Britain is the undisputed champion of Para dressage.
The nation has maintained an undefeated team record at every Paralympic Games and European and World Championships since its introduction in 1996.
Not bad going for a small island with a population of 65 million – around 10 million of which are disabled.
According to Para-Equestrian Dressage Performance Manager Sarah Armstrong, the success is down to two things: sheer hard work and the strong foundation provided by the Riding for the Disabled (RDA).
“We are extremely lucky to have the RDA,” she said. “It’s quite a unique thing. Other countries are latching onto it, but Britain has been doing it a long time, and it gives such a great grounding.
“We also have a series of training programmes that help us find talent and help disabled riders make the decision to go from riding therapy to becoming an athlete.”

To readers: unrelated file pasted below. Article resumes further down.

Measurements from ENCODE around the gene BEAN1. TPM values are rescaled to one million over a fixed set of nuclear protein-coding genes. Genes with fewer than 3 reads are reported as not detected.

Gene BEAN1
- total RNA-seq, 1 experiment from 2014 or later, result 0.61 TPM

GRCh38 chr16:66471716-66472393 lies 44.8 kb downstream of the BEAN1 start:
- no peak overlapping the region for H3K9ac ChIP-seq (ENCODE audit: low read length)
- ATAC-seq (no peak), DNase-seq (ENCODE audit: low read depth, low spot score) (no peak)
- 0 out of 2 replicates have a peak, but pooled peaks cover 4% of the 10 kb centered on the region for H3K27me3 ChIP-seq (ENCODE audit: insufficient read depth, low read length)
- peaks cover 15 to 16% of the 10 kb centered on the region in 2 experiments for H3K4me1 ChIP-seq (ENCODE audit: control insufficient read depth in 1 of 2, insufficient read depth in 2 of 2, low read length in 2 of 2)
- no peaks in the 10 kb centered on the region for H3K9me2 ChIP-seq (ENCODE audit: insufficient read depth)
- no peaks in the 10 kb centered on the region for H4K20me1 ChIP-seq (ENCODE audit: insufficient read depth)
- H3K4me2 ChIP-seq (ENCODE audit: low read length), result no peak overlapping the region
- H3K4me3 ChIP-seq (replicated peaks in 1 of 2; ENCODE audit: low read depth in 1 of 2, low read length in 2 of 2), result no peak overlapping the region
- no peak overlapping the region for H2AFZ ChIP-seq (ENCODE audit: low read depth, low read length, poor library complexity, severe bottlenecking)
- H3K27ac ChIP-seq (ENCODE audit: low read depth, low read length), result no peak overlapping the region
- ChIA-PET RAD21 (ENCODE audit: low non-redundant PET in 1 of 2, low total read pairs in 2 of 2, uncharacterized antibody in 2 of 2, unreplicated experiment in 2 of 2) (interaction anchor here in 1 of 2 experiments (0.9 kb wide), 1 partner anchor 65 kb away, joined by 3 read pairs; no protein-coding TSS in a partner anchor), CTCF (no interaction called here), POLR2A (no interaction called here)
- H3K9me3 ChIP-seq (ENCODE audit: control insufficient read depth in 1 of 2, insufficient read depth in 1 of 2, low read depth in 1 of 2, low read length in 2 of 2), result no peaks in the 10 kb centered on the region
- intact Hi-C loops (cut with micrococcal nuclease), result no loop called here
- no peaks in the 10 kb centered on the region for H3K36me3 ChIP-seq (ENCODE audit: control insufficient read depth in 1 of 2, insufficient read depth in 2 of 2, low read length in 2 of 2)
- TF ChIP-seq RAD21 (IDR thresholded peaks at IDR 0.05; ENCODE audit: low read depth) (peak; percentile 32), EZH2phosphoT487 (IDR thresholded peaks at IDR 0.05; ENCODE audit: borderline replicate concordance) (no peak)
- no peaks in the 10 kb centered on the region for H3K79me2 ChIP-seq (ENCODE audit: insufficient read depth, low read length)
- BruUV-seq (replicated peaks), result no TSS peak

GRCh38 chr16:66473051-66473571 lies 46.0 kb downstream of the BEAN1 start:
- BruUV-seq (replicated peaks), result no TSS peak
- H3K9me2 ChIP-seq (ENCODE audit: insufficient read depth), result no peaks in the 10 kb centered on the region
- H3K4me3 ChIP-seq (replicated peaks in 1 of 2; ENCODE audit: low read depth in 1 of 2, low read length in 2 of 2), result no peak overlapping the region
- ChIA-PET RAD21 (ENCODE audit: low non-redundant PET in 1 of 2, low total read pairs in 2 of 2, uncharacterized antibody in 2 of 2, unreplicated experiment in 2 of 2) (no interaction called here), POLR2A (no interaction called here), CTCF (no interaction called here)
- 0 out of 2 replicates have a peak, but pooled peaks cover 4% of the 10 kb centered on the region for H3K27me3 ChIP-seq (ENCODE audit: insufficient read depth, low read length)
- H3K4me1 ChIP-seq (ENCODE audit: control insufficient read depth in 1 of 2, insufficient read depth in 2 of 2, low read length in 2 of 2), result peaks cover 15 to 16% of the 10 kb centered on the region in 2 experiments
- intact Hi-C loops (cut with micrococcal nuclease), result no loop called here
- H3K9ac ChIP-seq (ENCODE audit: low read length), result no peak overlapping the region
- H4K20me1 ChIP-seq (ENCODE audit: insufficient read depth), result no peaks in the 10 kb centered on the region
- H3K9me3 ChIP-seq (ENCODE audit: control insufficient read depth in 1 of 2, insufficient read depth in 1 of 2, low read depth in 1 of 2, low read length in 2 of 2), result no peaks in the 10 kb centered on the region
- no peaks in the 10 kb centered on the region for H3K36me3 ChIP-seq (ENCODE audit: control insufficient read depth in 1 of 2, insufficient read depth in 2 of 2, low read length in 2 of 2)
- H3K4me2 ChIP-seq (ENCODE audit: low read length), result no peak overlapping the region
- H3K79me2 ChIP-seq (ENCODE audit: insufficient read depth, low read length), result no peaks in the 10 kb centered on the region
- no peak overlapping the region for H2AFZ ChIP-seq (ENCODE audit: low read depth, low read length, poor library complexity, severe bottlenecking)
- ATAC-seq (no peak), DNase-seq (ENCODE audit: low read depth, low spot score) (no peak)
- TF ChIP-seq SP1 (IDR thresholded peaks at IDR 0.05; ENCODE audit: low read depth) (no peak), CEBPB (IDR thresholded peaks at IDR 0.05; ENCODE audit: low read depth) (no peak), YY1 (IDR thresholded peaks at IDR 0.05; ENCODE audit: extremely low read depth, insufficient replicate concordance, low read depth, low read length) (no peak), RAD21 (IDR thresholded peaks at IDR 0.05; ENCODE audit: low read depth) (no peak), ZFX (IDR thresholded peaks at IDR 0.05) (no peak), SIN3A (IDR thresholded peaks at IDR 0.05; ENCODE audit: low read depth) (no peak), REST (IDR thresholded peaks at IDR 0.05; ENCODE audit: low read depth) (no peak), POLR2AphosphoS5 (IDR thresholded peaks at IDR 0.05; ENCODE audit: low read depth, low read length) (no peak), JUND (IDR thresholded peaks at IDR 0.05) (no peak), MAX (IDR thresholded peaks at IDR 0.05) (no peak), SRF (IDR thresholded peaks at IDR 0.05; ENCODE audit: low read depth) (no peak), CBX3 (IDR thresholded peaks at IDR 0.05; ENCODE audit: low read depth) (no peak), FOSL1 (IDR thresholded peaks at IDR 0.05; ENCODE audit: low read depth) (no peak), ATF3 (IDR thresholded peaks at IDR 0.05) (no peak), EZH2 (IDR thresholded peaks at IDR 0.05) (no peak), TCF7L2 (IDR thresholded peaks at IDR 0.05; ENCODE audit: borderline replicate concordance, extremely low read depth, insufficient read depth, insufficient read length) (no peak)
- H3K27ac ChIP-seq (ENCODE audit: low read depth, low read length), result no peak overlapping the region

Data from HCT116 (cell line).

Sarah was officially appointed as Performance Manager earlier this year, but she was given the role on an interim basis back in 2015, just 10 months before the Rio Olympics.
It was quite an undertaking, considering the team’s previous winning form. However, Sarah was already Head of Performance Operations for the World Class Programme, so she knew the discipline and the riders involved. Under her guidance the team maintained its incredible record.
So what exactly does her job involve?
“I co-ordinate delivery of training for the athletes, and the human and equine sports science support, such as the vet and physiotherapist,” explains Sarah. “Someone has to make decisions and that’s me, but it only works because we are such a close-knit team. That is our strength.”